There are many treatments available on the NHS for alcohol addiction. Assessment of your drinking habits can be made and various treatment options can be explored. This is often referred to as a “Brief Intervention” and may often occur after a drinking related incident or injury.

During this brief session you will be encouraged to look at your drinking patterns, look at the reasons why you drink and how much you consume, who with and when. It is often advised to keep a “Drink Diary.” A drink diary can help identify drinking habits and behaviours so is very useful as a starting point for recovery.  You may also be given advice on ways to better manage your drinking, whether be tips to help in social situations or information about harm reduction and managing the risk factors involved in drinking.

If you are a heavy drinker then you have to decide how you will manage your drinking. Whether it be cutting down and drinking in moderation, or giving up completely. Total abstinence has been shown to be more effective in the quest for long term sobriety. It is very difficult for an alcoholic to have “just one” drink and many mind find drinking in small quantities impossible. There will always be an excuse for another, and another and another. And that’s if they’re not hiding it. An alcoholic will often lie or hide how much they are truly drinking.  An alcoholic becomes an adept liar which can lead to problems in friendships, relationships and work life.

Cutting down is a good way to start your journey towards a better, sober future. Of course, where heavy drinking has been a problem for a while, abstinence may be the only option, especially where health factors are taken into consideration.
Giving up alcohol completely may also be the only option when trying to drink in moderation hasn’t worked. Sometimes it really is the only answer. Whether you have a mild addiction or are heavily physically dependant, a time spent abstaining from alcohol is always recommended in order to let your body repair itself from all the negative effects alcohol has had on it.

The level of your addiction to alcohol will determine how and where detox is attempted. For a mild addiction, you should be able to safely manage withdrawal at home, as the symptoms shouldn’t be too severe. You should still be in contact with your GP and other NHS health professionals to monitor your health and recovery.

If you have been a very heavy drinker or have had withdrawal symptoms when you haven’t had a drink before, then there are more sophisticated treatments available. They may or may not involve medication, the most frequently used being chlordiazepoxide which helps ease the painful and sometimes distressing symptoms of alcohol withdrawal.  Other medications include Disulfiram (commonly known as Antabuse) that causes the consumption of alcohol to cause negative effects such as vomiting and dizziness to stop drinking. This has been proven to be very effective. The use of medication in withdrawal and rehabilitation must always be handled by a health professional.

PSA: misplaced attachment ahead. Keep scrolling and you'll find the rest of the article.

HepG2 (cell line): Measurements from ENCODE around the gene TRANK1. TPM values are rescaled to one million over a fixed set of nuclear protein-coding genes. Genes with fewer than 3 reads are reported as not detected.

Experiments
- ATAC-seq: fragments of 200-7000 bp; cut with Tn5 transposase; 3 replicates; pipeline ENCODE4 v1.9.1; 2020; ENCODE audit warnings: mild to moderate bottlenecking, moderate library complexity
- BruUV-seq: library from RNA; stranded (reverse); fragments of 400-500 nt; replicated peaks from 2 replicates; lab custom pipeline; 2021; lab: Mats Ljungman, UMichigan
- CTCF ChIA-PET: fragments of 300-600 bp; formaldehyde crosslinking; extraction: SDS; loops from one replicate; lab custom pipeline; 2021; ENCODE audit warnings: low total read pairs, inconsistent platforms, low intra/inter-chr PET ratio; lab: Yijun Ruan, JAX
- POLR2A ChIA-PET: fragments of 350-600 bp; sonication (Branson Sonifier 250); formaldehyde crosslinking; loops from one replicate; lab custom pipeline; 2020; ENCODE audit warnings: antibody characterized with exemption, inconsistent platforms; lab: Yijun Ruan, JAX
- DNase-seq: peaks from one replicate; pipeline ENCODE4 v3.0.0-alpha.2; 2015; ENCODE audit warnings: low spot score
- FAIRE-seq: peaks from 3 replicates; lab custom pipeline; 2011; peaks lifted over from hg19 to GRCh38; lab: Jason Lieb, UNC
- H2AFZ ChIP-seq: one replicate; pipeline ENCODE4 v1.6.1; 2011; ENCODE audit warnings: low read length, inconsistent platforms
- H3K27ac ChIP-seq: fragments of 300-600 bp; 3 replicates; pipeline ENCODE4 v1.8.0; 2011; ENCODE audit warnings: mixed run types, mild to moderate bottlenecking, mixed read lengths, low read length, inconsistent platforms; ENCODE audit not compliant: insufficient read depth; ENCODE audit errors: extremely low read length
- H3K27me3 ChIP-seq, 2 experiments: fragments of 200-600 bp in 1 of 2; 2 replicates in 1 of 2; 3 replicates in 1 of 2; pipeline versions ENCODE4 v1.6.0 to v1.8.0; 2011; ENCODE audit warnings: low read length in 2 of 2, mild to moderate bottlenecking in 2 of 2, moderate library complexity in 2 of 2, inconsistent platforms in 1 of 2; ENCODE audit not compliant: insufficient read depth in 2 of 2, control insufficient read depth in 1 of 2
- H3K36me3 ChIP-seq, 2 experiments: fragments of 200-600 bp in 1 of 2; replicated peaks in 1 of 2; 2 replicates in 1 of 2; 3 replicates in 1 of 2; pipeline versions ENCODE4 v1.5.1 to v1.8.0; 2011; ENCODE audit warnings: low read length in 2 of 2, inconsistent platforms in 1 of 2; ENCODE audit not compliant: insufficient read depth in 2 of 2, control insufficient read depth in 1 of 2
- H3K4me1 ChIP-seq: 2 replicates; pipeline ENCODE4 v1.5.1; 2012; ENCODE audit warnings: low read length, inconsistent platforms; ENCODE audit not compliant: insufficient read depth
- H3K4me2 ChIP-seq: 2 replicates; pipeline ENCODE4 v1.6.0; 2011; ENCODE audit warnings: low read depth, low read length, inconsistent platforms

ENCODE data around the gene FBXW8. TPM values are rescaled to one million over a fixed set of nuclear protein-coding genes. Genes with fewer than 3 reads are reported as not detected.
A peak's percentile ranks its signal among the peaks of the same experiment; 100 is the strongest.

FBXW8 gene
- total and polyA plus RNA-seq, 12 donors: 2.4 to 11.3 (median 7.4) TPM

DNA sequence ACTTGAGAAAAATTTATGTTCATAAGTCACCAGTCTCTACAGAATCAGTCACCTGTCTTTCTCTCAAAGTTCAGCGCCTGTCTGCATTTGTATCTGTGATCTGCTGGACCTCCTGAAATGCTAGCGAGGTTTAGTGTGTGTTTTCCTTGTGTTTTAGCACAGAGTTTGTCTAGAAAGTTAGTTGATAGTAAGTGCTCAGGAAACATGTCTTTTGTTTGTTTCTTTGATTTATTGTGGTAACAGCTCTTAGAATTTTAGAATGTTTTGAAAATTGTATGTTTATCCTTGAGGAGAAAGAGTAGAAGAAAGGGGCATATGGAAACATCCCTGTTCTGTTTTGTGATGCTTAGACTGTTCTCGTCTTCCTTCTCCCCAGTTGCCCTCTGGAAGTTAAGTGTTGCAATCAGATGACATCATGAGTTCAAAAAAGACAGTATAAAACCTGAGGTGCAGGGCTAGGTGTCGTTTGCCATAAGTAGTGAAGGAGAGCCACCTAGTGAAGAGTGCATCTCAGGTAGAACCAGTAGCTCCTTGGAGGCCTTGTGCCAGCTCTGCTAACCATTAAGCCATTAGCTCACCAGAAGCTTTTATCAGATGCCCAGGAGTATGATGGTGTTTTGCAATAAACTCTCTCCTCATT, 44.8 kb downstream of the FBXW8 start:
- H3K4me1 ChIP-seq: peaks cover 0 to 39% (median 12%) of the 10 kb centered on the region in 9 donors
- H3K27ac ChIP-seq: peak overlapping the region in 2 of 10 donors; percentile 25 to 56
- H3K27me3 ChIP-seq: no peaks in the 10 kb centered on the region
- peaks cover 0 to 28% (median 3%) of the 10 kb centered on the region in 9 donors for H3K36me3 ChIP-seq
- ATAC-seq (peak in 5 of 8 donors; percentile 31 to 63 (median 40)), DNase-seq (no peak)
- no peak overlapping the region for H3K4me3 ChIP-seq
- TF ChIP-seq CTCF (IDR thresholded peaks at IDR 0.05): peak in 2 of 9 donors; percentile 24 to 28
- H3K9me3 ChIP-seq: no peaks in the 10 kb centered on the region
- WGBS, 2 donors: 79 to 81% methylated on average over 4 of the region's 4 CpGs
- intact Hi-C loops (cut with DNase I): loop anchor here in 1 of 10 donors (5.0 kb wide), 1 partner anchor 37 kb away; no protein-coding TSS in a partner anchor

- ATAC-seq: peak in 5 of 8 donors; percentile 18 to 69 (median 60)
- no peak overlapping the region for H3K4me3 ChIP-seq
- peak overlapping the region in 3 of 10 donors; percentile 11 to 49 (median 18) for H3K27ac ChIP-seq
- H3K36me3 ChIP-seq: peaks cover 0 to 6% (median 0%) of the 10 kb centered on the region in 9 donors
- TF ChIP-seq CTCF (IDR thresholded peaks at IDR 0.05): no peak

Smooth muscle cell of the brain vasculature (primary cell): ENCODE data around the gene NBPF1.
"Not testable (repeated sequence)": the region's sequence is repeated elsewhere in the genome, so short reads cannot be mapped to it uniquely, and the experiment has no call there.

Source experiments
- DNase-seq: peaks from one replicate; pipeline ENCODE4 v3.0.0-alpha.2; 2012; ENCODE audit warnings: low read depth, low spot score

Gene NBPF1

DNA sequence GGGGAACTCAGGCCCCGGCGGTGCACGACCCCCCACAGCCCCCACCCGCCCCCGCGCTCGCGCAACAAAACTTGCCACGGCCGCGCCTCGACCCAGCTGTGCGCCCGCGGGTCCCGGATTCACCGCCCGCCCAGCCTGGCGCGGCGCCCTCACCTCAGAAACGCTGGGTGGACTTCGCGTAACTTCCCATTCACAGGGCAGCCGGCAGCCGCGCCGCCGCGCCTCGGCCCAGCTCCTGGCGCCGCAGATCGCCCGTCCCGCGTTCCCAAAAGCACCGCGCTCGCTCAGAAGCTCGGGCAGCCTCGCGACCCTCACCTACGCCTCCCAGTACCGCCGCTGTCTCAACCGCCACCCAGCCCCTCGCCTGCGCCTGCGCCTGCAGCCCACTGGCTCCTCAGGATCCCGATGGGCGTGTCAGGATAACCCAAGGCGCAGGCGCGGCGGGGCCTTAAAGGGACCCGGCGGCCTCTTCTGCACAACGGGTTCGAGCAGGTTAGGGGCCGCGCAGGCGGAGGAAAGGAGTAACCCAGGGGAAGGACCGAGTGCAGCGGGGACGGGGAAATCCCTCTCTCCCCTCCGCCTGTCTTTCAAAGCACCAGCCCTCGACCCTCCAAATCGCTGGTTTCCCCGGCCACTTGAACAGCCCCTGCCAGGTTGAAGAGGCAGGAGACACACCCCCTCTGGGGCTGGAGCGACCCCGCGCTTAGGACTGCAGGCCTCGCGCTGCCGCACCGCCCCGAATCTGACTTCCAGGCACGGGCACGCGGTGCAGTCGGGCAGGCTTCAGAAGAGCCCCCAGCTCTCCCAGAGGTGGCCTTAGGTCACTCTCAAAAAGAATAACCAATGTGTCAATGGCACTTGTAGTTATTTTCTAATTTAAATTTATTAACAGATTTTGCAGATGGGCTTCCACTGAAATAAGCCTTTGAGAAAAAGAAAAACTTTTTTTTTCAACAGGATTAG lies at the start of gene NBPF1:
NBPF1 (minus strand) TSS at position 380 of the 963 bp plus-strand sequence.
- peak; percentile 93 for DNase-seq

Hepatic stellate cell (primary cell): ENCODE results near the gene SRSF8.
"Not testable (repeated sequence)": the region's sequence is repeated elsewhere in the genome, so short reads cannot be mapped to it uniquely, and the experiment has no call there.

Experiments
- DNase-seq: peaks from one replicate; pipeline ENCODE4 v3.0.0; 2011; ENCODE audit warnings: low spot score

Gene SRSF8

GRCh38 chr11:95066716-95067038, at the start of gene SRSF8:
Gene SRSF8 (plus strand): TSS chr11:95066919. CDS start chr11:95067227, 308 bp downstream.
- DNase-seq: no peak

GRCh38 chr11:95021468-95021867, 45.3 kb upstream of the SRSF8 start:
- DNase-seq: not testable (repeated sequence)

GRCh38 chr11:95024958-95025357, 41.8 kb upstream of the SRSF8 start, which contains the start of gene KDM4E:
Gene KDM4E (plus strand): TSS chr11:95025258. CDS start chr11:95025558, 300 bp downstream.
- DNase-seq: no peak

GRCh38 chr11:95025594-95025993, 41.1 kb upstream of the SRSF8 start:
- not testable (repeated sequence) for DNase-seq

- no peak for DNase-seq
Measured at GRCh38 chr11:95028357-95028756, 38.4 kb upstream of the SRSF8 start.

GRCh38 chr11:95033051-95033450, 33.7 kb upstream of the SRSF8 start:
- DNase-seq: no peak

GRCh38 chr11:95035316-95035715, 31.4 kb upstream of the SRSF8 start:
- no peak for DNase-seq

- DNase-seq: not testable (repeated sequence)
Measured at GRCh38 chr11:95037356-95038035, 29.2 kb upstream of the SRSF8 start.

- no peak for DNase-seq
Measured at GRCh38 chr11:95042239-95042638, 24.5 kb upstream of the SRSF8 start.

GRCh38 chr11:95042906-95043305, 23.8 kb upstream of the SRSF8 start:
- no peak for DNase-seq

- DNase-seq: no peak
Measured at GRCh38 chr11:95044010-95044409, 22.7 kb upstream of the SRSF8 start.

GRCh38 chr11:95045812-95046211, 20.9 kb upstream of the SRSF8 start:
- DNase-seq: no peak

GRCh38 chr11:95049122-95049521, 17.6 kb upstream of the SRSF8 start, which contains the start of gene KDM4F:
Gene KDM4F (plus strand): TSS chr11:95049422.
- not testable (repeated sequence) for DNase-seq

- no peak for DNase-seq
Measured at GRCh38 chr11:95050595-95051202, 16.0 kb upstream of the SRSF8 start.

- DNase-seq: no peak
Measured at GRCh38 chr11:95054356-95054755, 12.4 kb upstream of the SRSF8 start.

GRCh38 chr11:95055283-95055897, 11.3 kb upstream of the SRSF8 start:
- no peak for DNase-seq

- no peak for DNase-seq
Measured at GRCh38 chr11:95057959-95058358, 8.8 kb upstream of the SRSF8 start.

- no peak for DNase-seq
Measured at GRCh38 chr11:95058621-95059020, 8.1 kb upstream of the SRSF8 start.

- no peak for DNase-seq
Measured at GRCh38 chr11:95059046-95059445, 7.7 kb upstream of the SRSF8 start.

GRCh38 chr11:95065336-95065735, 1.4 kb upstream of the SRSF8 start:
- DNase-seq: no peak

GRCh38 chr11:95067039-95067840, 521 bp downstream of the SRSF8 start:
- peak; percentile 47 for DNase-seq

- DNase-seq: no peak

If your addiction is particularly acute then you may spend time in residential rehabilitation – either in a hospital or a clinic to help you withdraw safely. You may experience more severe symptoms whilst your body adjusts and will need to have your detox managed with a specialised course of treatment. Suddenly stopping drinking if you are a very heavy drinker can pose fatal risks to your life.

The most severe physical effects are felt in the first few days – the worst in the first 48 hours. This, will improve slowly as your body gets used to not having alcohol running round its system. This can take anywhere between three days up to a whole week after your last alcoholic drink.  These days are tough but there is help and support at hand. Reaching out for help is not showing weakness, it is showing real strength and empowering you to take back control over your life.

As your body adjusts to not having alcohol in it you may experience symptoms such as difficulty in sleeping, loss of appetite and digestive problems. You may also suffer from tremors. You are more likely to suffer from anxiety and paranoia. Depression is common, especially in women, who have had problems with drinking. They will ease with time but it can be very difficult and upsetting. Being under the care of health professionals will help you deal with these side effects of alcohol addiction more effectively.

You can help aid your detox by drinking lots of water to help flush out the toxins and keep your body hydrated. You should also eat well to help your body get the vital nutrients alcohol has starved it from. Trying to keep relaxed and calm and avoid stress can help you avoid lapsing back into drinking. In order to beat alcohol addiction you have to maintain the desire to give up alcohol.

Overcoming the body’s physical addiction and withdrawing from alcohol and its effects is just the beginning. Withdrawal alone is not a complete treatment for helping an alcoholic stay sober. It must be combined with longer term care to stop drinking for good. This can be a lifelong process. It is encouraged to seek further help and counselling to keep sober. Alcohol addiction cannot be cured but it can be treated.

There are different treatments available on the NHS to help you stay abstinent from alcohol. These vary in success from person to person and what has worked for someone else may not work for you. The best thing to do if you or someone you know has a problem drinking is to try and seek help immediately. Addictions can become more difficult to treat and cause more harm if allowed to continue for a long period of time.

In cases where the physical addiction is not so severe, withdrawal should be possible to manage at home. Alcohol help is available, seek help before it’s too late.